At times, I have noticed while watching Oprah a guest will say something like, “And then I prayed.”  Oprah will counter the statement with, “Why was your prayer answered and the prayers of others who are equally deserving not answered?”  Good question.  Garth Brooks had a song out several years back titled, “Sometimes I Thank God For Unanswered Prayers.”  So what does that mean?  For me it means that prayers are answered, but often we don’t like the answer we get, at least not at the time, as illustrated in Garth’s song.   It’s later that we understand the Father’s wisdom.  And sometimes our Father just says, “No,” and how often He answers in the negative because the die is already cast.  Our ways are not His ways, nor is our understanding His understanding.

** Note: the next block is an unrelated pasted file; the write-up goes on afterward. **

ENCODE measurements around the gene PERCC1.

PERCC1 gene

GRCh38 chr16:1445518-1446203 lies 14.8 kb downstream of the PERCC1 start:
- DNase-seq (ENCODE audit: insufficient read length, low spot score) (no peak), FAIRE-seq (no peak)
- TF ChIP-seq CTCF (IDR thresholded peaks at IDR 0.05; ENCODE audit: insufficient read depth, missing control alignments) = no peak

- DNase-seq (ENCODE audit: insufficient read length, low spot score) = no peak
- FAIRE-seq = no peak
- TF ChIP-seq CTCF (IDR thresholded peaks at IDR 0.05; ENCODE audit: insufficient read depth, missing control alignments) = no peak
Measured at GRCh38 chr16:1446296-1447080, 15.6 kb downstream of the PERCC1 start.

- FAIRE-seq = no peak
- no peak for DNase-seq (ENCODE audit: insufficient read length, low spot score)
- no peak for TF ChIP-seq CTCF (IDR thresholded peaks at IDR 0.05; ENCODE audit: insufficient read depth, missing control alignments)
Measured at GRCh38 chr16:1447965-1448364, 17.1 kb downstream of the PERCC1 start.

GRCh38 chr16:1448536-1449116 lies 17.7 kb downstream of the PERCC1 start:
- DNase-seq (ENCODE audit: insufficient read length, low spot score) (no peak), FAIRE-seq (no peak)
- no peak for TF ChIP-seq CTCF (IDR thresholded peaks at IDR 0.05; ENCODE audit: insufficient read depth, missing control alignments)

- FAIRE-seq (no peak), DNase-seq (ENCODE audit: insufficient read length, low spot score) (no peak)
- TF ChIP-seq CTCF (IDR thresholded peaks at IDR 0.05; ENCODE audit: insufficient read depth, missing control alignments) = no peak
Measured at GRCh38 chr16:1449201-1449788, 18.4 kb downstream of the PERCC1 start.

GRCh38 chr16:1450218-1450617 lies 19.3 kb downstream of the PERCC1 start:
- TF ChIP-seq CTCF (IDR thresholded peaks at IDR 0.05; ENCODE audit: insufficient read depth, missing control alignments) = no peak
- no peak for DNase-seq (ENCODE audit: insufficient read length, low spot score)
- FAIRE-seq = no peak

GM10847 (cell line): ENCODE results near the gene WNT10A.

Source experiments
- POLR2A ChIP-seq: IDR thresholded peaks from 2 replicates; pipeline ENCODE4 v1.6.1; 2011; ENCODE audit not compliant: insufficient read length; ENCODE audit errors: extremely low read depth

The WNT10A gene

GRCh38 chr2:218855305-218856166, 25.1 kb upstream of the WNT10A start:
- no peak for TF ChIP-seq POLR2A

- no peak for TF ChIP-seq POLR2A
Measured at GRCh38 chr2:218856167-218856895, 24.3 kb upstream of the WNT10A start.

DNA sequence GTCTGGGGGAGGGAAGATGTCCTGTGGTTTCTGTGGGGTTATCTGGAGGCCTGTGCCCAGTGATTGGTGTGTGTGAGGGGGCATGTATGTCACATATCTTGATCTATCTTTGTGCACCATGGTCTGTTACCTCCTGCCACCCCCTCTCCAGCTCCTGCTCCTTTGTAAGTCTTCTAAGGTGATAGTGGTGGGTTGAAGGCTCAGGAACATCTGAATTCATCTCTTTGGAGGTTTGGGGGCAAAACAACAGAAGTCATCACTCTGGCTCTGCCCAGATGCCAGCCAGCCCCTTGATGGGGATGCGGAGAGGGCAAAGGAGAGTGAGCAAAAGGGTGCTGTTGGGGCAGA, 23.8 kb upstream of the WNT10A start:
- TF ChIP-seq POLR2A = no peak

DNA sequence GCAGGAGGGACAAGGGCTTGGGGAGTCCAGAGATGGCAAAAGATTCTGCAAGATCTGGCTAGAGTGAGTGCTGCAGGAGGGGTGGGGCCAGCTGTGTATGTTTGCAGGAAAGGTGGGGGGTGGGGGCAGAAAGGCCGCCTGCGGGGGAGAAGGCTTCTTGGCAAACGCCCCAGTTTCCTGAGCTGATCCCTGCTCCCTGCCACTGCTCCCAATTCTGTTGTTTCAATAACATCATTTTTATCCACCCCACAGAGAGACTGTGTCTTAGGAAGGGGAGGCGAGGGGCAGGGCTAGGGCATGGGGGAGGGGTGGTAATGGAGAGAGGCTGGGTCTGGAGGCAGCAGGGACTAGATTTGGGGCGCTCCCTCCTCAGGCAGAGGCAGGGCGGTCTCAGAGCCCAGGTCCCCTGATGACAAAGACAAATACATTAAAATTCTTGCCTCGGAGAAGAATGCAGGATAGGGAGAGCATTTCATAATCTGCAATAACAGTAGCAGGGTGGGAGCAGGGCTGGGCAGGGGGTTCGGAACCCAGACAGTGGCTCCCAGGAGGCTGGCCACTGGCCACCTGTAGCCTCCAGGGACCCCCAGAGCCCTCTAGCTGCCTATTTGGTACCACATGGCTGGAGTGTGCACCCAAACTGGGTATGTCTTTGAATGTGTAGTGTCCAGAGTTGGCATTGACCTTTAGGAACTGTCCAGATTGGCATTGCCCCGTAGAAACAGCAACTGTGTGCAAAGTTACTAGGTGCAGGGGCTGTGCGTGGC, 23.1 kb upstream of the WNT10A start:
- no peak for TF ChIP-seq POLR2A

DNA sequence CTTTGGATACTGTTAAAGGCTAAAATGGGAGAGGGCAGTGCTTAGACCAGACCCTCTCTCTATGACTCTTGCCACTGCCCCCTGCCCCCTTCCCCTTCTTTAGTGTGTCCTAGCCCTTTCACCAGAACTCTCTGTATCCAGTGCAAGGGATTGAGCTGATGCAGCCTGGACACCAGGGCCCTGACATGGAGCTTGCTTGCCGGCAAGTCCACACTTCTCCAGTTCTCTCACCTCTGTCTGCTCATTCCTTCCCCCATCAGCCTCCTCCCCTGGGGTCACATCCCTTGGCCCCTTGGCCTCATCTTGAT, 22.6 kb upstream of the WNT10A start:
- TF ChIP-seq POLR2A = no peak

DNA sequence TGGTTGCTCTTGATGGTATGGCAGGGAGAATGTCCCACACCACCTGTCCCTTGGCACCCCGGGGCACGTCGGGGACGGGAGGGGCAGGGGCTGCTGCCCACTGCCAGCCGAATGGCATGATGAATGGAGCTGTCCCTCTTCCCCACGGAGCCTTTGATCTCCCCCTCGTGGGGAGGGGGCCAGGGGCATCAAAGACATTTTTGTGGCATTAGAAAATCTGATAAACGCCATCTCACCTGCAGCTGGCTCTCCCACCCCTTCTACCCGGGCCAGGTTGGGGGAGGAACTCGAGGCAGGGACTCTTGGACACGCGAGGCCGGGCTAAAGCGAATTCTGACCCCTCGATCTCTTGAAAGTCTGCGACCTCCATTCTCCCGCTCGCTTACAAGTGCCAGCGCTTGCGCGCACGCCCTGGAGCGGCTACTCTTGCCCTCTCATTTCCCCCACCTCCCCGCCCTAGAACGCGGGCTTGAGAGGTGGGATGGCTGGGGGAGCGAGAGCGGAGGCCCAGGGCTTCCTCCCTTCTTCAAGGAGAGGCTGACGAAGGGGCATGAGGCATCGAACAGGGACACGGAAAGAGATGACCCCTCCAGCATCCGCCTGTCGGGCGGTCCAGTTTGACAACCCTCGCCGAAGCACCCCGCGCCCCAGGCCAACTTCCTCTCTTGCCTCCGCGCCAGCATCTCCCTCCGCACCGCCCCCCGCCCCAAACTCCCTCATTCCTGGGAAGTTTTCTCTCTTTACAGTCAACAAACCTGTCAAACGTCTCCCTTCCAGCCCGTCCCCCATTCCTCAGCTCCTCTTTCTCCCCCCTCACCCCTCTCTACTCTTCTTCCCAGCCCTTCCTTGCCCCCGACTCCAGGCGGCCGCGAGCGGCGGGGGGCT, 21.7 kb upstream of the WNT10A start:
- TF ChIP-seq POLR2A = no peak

I am a person of faith, but if I tallied up my life time of prayers I would be remiss in constant prayer.  Perhaps I would be kinder to myself if I said I was remiss in constant formal prayer.   I doubt I have ever gone through the day without some small needy prayer, quick thank you prayers and  hurried blessings on the food.  When life is bright and sunny it becomes so easy to take everything for granted, forgetting from where all blessings come; and then like others, I find myself turning back to The Father when that same life gets dark and dreary.